The 'back room' served as kitchen, dining room and bathroom. It contained a wall oven and cast-iron copper, both separately fired, either side of the central open fire. There was a pantry off the back room, an outside privy and a shed under the stairs which served as an Air Raid Shelter in World War II....
Over the years improvements were made: running water was provided and the electrics extended. In the mid-1970s extensions were built to provide a separate kitchen and bathroom, and, to prove that civilisation really had arrived, an inside flush lavatory was fitted! Later the roofs were refurbished and replacement windows fitted.

Clearing the overgrown orchard where St Omer Close was to be built
Clearing the overgrown orchard where St Omer Close was to be built

Mrs. Aggie Cooke remembered arriving from Swardeston as a young girl with her family and leaving garden tools for safe-keeping with Mrs. Mickleburgh, then at no.37. Mrs. Alice Alborough [Bill's mother], who lived at no.48 until she died, remembers moving in on 11th November 1936 when the rent was 8 shillings and 6 pence (43p) a fortnight. There was a small shop in the front room of no.38, the home of Mrs. Robinson - her father (Mr. Rix) had owned the orchard on which the houses were built.

'Despite the seemingly primitive conditions I got the impression that my parents thought it was a vast improvement on where they had been living. That was in Scott's Terrace - a row of five three-storey houses on the site of what is now the vet's.' [At the North End of Mulbarton]
Bill Alborough

Before the Post Office renumbered many Mulbarton houses, the 'Council Houses' were numbered consecutively from Long Lane, along part of Cuckoofield Lane, to the most northerly council bungalow in Birchfield Lane (no 36). Houses in St. Omer Close were numbered 37 to 54. The house opposite no 36 Birchfield Lane began the sequence again - at no. 55 - which then continued into the rest of Cuckoofield Lane. This road has numbers - but still has significant gaps. Interesting for historians, but hopeless for delivery drivers!!

After World War 2 there was a desperate shortage of housing. The RDC built 'Airey Houses' - of prefabricated concrete - on the vacant plot of land west of Birchfield Lane which they had purchased for housing almost twenty years earlier. The first residents moved in around 1950, and among them was Monty Norman who later played football for Norwich City, Tottenham Hotspurs and England. These distinctive concrete houses lasted some 35 years, and in 1985-6 the residents were gradually moved into temporary accommodation while their houses were replaced with a new style of prefabricated dwelling.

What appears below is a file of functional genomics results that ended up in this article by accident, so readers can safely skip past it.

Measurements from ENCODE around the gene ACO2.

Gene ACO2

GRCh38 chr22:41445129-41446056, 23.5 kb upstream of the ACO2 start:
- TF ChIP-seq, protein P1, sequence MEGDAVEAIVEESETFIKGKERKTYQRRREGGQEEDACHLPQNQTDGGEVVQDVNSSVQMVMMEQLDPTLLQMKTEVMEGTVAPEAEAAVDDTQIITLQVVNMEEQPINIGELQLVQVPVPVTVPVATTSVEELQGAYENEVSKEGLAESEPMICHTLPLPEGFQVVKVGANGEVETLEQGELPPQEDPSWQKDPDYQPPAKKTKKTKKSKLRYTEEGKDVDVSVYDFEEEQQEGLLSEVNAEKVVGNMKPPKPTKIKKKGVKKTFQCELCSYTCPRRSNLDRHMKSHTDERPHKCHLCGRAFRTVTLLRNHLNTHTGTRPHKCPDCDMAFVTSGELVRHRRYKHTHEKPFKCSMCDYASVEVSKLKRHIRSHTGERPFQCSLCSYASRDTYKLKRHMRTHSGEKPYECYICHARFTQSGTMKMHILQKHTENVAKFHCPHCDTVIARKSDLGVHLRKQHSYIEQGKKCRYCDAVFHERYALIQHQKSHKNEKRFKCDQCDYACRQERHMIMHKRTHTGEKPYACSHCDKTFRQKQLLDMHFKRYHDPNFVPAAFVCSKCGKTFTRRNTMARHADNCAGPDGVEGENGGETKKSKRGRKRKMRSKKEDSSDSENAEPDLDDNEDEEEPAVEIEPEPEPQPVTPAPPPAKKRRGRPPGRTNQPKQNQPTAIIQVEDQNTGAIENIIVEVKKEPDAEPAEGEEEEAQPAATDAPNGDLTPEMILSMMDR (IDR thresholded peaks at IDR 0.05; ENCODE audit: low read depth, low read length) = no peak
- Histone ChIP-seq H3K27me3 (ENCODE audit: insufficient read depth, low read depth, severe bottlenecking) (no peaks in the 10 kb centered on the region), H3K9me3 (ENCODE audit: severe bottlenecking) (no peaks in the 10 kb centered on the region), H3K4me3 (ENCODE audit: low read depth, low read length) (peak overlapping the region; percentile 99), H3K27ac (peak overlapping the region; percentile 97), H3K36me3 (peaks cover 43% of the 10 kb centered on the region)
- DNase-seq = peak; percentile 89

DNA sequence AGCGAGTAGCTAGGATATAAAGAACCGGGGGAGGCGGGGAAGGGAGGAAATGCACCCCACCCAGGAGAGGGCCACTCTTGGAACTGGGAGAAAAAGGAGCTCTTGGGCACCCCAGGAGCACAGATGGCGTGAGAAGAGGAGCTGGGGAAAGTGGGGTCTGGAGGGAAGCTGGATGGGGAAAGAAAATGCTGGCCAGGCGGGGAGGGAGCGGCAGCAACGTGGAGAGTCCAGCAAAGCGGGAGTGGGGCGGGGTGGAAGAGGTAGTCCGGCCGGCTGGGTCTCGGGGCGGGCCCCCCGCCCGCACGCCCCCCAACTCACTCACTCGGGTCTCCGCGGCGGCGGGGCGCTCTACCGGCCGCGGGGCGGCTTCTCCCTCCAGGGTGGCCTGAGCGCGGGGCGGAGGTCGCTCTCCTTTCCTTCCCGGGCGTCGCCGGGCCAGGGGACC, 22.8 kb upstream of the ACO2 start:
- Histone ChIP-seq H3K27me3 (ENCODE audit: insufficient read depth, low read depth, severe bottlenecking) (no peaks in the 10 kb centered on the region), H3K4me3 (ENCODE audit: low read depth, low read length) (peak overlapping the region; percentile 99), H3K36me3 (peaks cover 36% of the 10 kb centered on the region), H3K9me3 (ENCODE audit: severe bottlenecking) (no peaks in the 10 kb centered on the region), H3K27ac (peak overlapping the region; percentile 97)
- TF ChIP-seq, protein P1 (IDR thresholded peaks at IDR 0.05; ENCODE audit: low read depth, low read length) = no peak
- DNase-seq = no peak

The RDC obtained more land bordering Cuckoofield Land by compulsory purchase to build a mixture of brick bungalows and houses. Many of the first people in these houses were moved out of 'temporary' accommodation at Hethel Airbase after the USAAF moved out. Barbara Gent was one of the first and remembers both the camp and the move to Cuckoofield Lane very well:

Mrs Gent's daughters playing in Cuckoofield Lane c.1953
Mrs Gent's daughters playing in Cuckoofield Lane c.1953

'We lived [at Hethel Camp] for 5 years - my two daughters were born there. On the morning of my second daughter being born we had a letter from the Council to say we had been allocated a house in Cuckoofield Lane - the first to be built. There were lots of families from Hethel Camp moving in as the others were completed. We often spoke of the happy days there - that was 54 years ago, and some of us are still here in Cuckoofield!'     Barbara Gent

Houses on the south (left) side were built c.1960
Houses on the south (left) side were built c.1960

Around 1960, a mixture of one and two-storey homes were built for the District Council by Mickleburgh Builders of Mulbarton on the opposite (south) side of Cuckoofield Lane on a strip of land also obtained by compulsory purchase. 

Nowadays, any council houses that are not privately owned have been transferred to a Housing Association, and the newest housing estates include some 'affordable housing'.